MEI (Through interpreter):  I find Westerns are honest. 

JENNY BROCKIE:  Why do you think that? 

MEI (Through interpreter): Their quality is better. 

JENNY BROCKIE:  Would you care to elaborate on that a little bit more? What do you mean? 

MEI (Through interpreter): They don't drink that, they don't gamble and they don’t bet.

JENNY BROCKIE:  Have you met many Australian men? 

MEI (Through interpreter):  I haven’t met many of them but in my workplace, many of my workmates neither drink, nor gamble.

JENNY BROCKIE:  So what type of man were you looking for? 

MEI (Through interpreter):  This is my second marriage.  I’d like to find a companion, so we can help each other and care of each other. 

JENNY BROCKIE:  And were you specifically looking for an Australian husband? 

MEI (Through interpreter):  No, I didn’t insist on finding an Australian man.  I’ve found him through an agency.  It was by chance that I met him. Maybe this is destiny. When I first saw him he looked very honest to me, he didn’t look violent to me

JENNY BROCKIE:  Barrie, what appealed to you about Mei in the beginning? 

BARRIE:  Oh, it was very hard I think because there would be, hundreds of replies over the time, so I sort of had to switch my profile off. 

JENNY BROCKIE:  Hundreds of replies from? 

BARRIE: Hundreds of replies. 

JENNY BROCKIE:  From other women? 

BARRIE:  Other women, yes, and I picked four ladies.  And then, because I live on a farm, I had to get someone compatible to that. And that's how I decided Mei. 

JENNY BROCKIE:   Was that the main reason you decided Mei or were there other things as well? 

BARRIE:  No, that was the main reason, just for someone who wanted to live where I lived and adopt my life. 

JENNY BROCKIE:  Mei, when Barrie eventually came to China and you saw him in person, what was your first impression of him? 

MEI (Through interpreter):  At first he looked good to me.

JENNY BROCKIE:  Why did you think that? 

MEI (Through interpreter):  How to put it? When I saw him, I was nervous and felt the chemistry.

JENNY BROCKIE:  And Barrie, what about for you, what were your expectations going in to meeting Mei?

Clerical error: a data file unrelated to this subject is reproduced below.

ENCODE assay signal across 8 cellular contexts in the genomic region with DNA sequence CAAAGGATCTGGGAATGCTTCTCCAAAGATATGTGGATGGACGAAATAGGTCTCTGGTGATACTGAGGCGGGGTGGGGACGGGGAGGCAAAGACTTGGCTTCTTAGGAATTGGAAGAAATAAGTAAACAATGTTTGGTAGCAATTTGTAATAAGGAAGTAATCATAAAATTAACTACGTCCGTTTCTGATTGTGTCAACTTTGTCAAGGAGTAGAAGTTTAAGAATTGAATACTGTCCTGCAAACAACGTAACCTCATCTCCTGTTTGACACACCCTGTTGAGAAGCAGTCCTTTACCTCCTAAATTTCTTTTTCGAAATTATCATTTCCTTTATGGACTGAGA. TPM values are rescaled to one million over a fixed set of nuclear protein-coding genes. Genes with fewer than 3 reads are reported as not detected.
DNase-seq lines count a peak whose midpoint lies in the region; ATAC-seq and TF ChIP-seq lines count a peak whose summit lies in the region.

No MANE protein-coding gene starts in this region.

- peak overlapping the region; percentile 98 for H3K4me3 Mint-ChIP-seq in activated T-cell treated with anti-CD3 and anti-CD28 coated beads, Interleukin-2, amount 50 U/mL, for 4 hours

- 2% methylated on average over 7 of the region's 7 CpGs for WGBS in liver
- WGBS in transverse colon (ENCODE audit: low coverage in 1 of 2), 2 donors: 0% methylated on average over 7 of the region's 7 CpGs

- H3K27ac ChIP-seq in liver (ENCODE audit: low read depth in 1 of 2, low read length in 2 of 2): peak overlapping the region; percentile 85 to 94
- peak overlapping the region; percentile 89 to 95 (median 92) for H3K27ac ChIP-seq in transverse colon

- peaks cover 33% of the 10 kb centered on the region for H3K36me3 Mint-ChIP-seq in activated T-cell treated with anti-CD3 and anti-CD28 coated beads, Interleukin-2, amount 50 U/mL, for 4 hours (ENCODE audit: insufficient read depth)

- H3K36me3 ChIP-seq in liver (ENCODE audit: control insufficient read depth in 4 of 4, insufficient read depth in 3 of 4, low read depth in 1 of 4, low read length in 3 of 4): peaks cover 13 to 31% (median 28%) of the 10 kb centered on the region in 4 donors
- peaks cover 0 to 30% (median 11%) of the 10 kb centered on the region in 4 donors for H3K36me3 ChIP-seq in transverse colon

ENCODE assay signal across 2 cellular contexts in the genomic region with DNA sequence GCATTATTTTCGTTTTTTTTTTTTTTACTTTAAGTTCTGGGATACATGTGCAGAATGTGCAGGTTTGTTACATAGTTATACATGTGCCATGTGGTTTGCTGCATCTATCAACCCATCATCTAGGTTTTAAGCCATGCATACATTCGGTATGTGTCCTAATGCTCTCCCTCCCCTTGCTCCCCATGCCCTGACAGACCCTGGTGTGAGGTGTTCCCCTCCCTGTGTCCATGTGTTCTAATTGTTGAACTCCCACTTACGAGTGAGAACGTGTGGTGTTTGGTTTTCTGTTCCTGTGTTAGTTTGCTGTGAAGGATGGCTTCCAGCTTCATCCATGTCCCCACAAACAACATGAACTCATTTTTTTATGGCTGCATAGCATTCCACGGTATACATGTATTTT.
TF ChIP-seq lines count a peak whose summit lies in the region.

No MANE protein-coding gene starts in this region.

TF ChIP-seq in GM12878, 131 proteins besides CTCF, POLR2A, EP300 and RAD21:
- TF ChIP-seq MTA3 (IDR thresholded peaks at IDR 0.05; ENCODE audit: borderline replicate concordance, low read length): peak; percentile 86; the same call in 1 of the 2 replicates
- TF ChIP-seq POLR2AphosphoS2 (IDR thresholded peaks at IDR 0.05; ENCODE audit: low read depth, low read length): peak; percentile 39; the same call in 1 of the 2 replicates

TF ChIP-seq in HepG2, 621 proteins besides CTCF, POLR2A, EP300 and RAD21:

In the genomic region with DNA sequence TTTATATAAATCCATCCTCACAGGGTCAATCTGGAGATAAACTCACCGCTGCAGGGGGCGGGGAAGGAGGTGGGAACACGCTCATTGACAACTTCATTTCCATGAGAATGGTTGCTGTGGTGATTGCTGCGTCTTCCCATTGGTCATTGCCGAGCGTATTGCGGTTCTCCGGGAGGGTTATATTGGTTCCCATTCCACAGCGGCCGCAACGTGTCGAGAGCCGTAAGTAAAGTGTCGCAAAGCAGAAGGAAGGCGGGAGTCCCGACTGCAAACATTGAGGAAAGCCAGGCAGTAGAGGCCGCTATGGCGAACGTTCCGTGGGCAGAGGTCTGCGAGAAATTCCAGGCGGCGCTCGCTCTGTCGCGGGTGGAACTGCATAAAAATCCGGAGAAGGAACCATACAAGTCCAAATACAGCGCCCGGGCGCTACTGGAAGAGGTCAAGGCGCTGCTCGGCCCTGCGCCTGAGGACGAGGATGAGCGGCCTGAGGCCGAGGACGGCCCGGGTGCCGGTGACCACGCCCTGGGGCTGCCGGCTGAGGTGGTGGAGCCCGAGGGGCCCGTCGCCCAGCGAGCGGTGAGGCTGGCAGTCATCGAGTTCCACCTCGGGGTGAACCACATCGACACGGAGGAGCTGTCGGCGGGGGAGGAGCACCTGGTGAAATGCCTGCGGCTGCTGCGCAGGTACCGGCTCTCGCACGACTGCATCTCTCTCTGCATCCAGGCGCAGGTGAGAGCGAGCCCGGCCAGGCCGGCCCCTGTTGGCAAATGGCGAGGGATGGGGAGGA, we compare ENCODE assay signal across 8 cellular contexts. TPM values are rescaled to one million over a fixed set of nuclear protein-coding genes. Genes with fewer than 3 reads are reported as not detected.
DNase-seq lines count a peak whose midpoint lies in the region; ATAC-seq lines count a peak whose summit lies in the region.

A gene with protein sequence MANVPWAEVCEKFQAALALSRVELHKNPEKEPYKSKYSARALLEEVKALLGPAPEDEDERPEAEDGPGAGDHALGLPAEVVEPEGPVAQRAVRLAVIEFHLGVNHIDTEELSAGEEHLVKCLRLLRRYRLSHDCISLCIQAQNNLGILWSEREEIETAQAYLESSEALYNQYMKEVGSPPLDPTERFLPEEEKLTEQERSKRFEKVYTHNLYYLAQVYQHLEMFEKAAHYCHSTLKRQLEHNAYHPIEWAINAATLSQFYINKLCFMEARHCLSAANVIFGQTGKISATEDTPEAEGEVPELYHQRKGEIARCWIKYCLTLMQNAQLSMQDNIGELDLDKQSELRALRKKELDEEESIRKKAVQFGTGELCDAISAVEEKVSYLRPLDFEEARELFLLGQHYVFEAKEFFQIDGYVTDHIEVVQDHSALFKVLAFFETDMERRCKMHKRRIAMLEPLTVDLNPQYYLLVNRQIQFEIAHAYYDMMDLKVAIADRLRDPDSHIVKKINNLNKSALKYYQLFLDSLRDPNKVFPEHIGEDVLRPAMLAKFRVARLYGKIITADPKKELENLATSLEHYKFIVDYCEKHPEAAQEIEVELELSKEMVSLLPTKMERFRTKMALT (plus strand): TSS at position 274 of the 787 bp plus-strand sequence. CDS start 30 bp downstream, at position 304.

BARRIE:  I was a bit scared in one way. I didn't know how the language difference would go.

JENNY BROCKIE:  So how were you communicating?

BARRIE:  Well, a lot from body language.  But I also bought an electronic translator. 

JENNY BROCKIE:  Was it very important to you both to be married?  That was what you were looking for? 

BARRIE:  Yes. 

MEI (Through interpreter):  About marriage, I’m a simple person.  I didn’t want to find someone who only wanted to be a boyfriend and didn’t want to get married, I want to get married, so life is more stable and we can look after each other. I like to live a simple life where we care for each other.

JENNY BROCKIE:  Lin Lan, you're 51, you managed a photo agency in China? 

LIN LAN:  Yes. 

JENNY BROCKIE:  Why did you use an international dating site to look for a husband outside China? 

LIN LAN:  This is a very funny story. I was working in photography shop.  My customer one day come and she make some photo. I say why you make a photo?  I think you using the photo make, want to find a boyfriend.  She said  ‘yeah, why you look?”   I said “Oh, this photo not good for you to find a husband, because the photo so, so, so natural”… I said you want to choose a husband my friend, can help you find a boyfriend.  So she said no, I want to find a western person. I said oh, really? I said there's dangerous, you can't speak English she said no, I couldn't. I said you should be careful not go outside. 

JENNY BROCKIE:  Not go outside China? 

LIN LAN:  Yeah. 

JENNY BROCKIE:  So you were warning her not to look for a western husband? 

LIN LAN:  Yeah, I said to her “Very dangerous.”  She said western man very gentle man.

JENNY BROCKIE:  So why did you, why did you eventually decide to go on an international dating site to look for a husband? 

LIN LAN:  My co-worker say oh, my manager is single too, can you help my manager. I say yeah, yeah, yeah and single too. Then she rung her friend up, talk on the phone. I say okay you can help her, I want to be polite. She say can you give it to me some photo? I said oh, which photo, I don't know yourself, you choose. 

JENNY BROCKIE:  So she chose the photo from your web page, yeah? 

LIN LAN:  Yeah.